I lost someone special to me this week. My Aunt Joan was 82 years old and last week she had a massive stroke. She died on Monday.
I want to tell you all a little bit about her. For starters, she wasn't technically my Aunt. She was my Great Aunt -- meaning she was my father's Aunt and my Grandmother's sister. She was 15 years younger than my Grandmother (my Grandma was the oldest of 6 and Aunt Joan was the youngest) and she was always Aunt Joan to me and my sisters (and to many, many, many others in the family). And in a way, for me, having Aunt Joan in my life was like having another grandmother.
To be honest, I don't remember much of her from when I was a child -- but that's to be expected. I was a child and, since I said she was 15 years younger than my Grandmother, when I was born, she was still busy being a mother.
It was only after my family moved to Ontario when I was 14 and she and Uncle Chris followed a few years later that I really got to know her. My family spent a lot of time with her and Uncle Chris and two of their three children who lived nearby with their children. We were all one big family.
And sometime during those years, I remember sitting with her at a family gathering and chatting about family genealogy -- about how exactly everyone at this family gathering was related to everyone else. There were first cousins and second cousins and first cousins once removed and aunts and uncles and nieces and nephews and grandmothers and...you get the point. And she said to me "you all call me Aunt Joan but really, I'm Great Aunt Joan but that's because I'm a great aunt". (Can you see her face light up as she's saying that?)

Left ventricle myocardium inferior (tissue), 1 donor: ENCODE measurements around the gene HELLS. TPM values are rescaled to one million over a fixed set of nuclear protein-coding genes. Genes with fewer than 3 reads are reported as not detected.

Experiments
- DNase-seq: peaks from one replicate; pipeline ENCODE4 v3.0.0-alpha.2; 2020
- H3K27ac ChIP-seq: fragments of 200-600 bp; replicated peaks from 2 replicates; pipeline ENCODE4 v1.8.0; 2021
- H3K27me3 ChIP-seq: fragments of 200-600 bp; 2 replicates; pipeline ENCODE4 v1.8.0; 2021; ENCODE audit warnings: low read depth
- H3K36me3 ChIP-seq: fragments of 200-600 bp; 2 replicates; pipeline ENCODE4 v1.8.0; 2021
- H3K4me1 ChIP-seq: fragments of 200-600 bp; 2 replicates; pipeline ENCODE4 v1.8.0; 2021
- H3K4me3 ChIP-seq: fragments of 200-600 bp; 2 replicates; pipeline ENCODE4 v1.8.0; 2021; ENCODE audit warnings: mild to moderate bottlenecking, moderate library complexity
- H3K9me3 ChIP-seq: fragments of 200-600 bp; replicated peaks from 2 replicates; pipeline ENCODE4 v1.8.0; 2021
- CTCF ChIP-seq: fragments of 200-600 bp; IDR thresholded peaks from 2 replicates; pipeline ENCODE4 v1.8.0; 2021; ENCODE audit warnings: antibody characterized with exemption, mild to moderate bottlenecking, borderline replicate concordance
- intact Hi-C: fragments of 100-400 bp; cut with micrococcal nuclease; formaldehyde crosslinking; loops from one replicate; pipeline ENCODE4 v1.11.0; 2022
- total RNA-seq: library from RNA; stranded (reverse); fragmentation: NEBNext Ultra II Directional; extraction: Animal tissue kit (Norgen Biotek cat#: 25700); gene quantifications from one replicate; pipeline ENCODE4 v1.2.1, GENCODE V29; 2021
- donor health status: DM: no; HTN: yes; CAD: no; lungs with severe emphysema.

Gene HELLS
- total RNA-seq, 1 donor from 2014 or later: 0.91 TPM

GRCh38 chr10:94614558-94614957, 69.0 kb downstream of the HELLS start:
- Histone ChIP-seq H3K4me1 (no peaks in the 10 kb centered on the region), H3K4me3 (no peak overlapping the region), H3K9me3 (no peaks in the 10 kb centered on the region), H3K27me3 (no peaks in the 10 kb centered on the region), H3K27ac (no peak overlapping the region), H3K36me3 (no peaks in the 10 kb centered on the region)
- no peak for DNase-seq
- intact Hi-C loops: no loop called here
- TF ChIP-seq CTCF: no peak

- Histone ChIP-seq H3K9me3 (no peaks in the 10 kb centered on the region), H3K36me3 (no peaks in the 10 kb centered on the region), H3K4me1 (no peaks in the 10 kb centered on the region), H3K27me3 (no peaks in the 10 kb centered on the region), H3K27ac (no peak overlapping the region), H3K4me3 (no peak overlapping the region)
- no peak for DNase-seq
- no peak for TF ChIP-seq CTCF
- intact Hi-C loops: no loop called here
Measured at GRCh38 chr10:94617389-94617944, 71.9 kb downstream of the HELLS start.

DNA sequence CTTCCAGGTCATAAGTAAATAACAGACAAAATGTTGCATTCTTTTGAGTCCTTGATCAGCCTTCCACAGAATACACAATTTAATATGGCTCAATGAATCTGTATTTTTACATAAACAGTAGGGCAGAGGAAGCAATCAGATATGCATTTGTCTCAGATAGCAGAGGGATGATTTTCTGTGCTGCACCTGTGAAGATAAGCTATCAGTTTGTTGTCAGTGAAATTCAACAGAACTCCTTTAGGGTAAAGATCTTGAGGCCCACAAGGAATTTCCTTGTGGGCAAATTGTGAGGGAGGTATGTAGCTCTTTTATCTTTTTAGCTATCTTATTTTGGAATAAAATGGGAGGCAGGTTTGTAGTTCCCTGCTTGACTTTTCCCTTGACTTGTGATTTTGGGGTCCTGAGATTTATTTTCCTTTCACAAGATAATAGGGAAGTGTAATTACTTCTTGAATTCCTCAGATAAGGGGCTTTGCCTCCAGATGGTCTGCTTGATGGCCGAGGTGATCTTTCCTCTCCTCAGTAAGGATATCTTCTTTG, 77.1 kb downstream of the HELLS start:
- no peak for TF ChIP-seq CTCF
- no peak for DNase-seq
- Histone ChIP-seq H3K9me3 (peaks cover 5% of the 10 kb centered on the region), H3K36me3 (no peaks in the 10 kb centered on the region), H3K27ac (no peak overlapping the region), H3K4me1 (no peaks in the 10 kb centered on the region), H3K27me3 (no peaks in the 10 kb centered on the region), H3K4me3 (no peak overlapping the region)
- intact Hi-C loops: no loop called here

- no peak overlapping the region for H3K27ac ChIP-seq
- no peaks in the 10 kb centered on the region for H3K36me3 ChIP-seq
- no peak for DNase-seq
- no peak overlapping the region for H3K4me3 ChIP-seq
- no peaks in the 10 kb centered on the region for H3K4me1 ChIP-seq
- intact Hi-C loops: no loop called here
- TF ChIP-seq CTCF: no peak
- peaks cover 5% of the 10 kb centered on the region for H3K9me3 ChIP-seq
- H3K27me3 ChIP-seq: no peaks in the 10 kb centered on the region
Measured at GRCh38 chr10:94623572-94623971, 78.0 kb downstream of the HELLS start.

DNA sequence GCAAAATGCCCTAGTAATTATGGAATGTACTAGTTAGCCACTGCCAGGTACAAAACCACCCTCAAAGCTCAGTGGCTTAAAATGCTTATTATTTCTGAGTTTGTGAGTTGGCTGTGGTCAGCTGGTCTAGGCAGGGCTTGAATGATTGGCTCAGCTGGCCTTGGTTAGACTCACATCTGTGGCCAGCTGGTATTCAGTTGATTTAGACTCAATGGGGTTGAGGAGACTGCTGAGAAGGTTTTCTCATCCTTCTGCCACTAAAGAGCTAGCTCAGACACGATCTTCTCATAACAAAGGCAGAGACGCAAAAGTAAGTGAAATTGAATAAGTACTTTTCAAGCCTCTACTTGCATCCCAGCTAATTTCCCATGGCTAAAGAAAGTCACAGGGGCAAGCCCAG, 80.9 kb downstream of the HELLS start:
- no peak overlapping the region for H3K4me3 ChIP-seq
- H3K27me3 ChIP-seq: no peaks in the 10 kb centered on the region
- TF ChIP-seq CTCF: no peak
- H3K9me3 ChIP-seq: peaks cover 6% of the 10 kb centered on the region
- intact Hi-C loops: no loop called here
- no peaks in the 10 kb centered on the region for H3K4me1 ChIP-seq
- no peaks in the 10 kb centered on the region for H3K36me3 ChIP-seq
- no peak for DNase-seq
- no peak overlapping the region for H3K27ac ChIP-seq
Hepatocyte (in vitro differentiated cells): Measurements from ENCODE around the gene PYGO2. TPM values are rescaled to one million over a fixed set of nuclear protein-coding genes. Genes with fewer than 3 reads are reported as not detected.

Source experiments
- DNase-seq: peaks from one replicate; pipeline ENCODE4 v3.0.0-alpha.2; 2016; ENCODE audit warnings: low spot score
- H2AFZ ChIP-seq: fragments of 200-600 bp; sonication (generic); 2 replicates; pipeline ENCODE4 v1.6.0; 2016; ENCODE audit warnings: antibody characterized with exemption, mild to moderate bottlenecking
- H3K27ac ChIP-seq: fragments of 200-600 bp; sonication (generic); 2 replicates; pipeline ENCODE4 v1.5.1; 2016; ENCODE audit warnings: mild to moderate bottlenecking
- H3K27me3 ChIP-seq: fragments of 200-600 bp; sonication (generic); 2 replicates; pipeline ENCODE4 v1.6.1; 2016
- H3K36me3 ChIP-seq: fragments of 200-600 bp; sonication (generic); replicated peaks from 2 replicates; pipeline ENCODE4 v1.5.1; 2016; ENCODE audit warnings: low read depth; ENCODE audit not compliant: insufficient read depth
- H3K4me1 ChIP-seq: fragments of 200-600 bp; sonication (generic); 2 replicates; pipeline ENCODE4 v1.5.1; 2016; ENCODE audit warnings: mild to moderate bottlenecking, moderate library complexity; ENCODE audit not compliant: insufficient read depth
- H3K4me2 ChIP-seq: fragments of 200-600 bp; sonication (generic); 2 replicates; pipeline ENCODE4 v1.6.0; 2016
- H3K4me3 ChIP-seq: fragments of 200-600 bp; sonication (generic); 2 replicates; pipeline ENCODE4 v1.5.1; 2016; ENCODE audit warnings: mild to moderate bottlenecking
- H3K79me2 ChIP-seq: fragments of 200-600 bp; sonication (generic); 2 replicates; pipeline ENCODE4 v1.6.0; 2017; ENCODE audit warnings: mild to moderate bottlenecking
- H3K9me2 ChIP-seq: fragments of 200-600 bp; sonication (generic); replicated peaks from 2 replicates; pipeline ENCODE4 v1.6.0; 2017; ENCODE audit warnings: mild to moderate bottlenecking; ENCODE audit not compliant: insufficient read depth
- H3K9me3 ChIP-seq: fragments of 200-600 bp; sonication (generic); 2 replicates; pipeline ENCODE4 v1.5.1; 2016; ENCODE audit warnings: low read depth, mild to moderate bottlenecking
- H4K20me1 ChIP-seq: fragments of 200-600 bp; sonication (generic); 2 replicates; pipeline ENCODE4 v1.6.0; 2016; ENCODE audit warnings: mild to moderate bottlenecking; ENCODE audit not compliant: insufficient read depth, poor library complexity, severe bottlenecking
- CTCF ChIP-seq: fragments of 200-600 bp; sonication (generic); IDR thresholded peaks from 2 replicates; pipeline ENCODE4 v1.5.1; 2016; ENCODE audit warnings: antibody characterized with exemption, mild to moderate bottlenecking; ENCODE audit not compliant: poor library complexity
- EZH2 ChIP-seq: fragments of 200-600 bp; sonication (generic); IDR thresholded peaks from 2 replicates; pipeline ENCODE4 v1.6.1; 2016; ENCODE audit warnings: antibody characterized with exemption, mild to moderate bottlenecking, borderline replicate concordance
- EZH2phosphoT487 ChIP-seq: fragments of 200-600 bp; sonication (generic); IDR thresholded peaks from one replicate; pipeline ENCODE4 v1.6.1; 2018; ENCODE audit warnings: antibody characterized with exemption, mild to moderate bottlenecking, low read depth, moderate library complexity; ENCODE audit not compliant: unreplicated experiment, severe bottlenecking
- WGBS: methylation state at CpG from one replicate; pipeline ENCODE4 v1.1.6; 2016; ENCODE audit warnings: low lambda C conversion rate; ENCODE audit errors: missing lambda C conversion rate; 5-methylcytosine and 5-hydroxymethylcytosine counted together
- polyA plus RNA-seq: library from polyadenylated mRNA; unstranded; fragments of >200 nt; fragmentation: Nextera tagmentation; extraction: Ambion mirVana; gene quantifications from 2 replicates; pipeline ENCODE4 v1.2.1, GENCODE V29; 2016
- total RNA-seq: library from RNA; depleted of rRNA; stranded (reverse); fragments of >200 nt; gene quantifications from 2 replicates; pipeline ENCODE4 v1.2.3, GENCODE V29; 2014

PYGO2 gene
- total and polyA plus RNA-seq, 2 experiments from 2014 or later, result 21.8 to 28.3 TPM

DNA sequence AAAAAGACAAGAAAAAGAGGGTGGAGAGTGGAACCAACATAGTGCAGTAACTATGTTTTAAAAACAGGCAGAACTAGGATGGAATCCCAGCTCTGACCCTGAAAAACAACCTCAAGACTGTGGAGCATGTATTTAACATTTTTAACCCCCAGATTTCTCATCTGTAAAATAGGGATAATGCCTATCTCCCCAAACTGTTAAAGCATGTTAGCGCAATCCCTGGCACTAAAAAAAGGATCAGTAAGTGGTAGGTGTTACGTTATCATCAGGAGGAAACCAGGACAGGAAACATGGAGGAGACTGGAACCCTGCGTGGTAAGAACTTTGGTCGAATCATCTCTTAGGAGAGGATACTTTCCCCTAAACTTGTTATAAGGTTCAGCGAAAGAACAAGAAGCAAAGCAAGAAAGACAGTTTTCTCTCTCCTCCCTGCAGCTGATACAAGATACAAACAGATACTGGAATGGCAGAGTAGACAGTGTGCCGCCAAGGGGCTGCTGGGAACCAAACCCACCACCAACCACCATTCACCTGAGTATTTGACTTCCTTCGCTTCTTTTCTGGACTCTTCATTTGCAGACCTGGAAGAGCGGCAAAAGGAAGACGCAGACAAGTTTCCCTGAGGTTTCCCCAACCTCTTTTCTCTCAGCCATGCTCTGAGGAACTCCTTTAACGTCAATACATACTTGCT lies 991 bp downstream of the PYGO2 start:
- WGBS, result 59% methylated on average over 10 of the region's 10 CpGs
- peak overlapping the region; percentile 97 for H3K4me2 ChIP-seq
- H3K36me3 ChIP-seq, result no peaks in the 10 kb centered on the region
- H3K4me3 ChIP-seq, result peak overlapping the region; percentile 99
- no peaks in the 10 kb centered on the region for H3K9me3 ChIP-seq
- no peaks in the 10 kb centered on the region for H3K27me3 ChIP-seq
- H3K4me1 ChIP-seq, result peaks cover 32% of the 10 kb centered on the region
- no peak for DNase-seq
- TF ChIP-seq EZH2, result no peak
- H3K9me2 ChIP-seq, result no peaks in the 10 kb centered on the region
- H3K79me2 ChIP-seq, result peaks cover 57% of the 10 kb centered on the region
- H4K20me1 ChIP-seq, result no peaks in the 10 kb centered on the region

Great as in extraordinary, magnificent, wonderful, awesome.
That sums up exactly who she was to me -- to us all. For me, especially as I got older and moved away, I was always happy when we were both at the same family gathering. She cared for everyone so deeply and was never afraid to show it. Her family included everyone -- no one, regardless of how distant a relative they were, was left out. When my sister published her first book, Aunt Joan proudly came to the launch party. When I got married, Aunt Joan danced the night away as if it was her own grandchild's wedding. When my other sister had her first baby after an extremely difficult pregnancy, Aunt Joan snuggled that little boy with such relief and gratitude.
There are countless other stories I could tell; as could everyone else in my extended family. Whether we were near or far, she cared for us all; remembered our birthdays and anniversaries, cherished every visit and listened enthusiastically when we told her what we were doing.
Goodbye Aunt Joan. You will forever be loved and forever be remembered. You truly were a great aunt.